It has been brutal for email apps with Newton, Alto, and Inbox all being discontinued. For email I have gone back to Mail.app once again. While I like the new features in Gmail, I don’t love the web UI, and I find the iOS app maddening. They brought over snoozes from Inbox but not the very convenient swipe gesture. And it still does not support split view on the iPad, three years after the feature was introduced.
The nice thing about Mail.app is it is always there and always works. The main feature it is missing that I do like is the ability to snooze an email. But it does work nicely with Things. All emails in Mail have a unique identifier that can be linked to. Dragging and dropping into Things creates a new to do item with this link back to the email.
The only problem is the iPhone does not support drag and drop to another app. The solution here is to use Dispatch. I’d probably consider Dispatch as a primary app if it were still getting updates, but development seems to have stalled. Also there is no Mac version. What it does get me is a way to send an email to Things with the link back to the email in Mail.app. While I wish Apple would just natively include a share sheet, this is the next best thing.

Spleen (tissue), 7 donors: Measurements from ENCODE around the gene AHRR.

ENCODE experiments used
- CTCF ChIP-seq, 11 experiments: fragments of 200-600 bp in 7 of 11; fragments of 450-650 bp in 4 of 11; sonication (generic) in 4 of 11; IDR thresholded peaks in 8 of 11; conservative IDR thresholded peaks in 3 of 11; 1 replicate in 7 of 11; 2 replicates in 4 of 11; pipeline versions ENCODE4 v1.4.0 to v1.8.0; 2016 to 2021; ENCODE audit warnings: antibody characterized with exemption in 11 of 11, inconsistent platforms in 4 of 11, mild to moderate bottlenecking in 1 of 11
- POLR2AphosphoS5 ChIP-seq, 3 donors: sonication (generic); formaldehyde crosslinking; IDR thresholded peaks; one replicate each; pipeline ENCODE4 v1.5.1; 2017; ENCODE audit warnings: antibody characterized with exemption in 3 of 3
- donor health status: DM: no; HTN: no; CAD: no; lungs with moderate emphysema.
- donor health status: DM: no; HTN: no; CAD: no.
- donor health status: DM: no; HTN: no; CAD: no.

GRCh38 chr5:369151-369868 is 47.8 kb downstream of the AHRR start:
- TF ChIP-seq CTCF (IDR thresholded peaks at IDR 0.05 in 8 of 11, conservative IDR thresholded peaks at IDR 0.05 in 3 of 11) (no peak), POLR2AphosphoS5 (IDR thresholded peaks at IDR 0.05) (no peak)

This allows me to use the same app on iOS and macOS, with one workflow shared between them. I have notifications turned on only for VIPs, and I have only a few of those.
Aside from email I am giving the new Pocket a try. While I have long preferred Instapaper’s design, the new Pocket looks for the first time like it may be catching up. And Instapaper has not had much going on post Pinterest. A side benefit of using Pocket and Inoreader together via IFTTT is that tags from my RSS reader transfer to Pocket. So if I want to see just tech articles, I can do so in Pocket without manually tagging.
It isn’t a new app for me, in fact it is one of the oldest, but major shout out to 1Password for supporting the new password manager feature of iOS 12 on day one. No more copying and pasting into apps that have not supported password managers in the past. Every login is only a tap away.